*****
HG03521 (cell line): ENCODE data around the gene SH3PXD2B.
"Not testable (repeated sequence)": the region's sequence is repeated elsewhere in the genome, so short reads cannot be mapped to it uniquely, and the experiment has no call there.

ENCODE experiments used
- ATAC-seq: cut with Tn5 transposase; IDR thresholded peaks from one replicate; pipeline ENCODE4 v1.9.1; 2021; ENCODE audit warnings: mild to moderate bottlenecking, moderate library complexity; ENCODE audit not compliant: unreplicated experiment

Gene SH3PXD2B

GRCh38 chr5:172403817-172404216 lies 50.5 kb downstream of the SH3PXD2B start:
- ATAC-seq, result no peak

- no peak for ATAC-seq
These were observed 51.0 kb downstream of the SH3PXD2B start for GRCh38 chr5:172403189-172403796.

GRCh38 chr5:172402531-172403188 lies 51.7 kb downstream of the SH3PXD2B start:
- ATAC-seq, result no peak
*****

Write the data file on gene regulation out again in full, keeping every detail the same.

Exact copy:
HG03521 (cell line): ENCODE data around the gene SH3PXD2B.
"Not testable (repeated sequence)": the region's sequence is repeated elsewhere in the genome, so short reads cannot be mapped to it uniquely, and the experiment has no call there.

ENCODE experiments used
- ATAC-seq: cut with Tn5 transposase; IDR thresholded peaks from one replicate; pipeline ENCODE4 v1.9.1; 2021; ENCODE audit warnings: mild to moderate bottlenecking, moderate library complexity; ENCODE audit not compliant: unreplicated experiment

Gene SH3PXD2B

GRCh38 chr5:172403817-172404216 lies 50.5 kb downstream of the SH3PXD2B start:
- ATAC-seq, result no peak

- no peak for ATAC-seq
These were observed 51.0 kb downstream of the SH3PXD2B start for GRCh38 chr5:172403189-172403796.

GRCh38 chr5:172402531-172403188 lies 51.7 kb downstream of the SH3PXD2B start:
- ATAC-seq, result no peak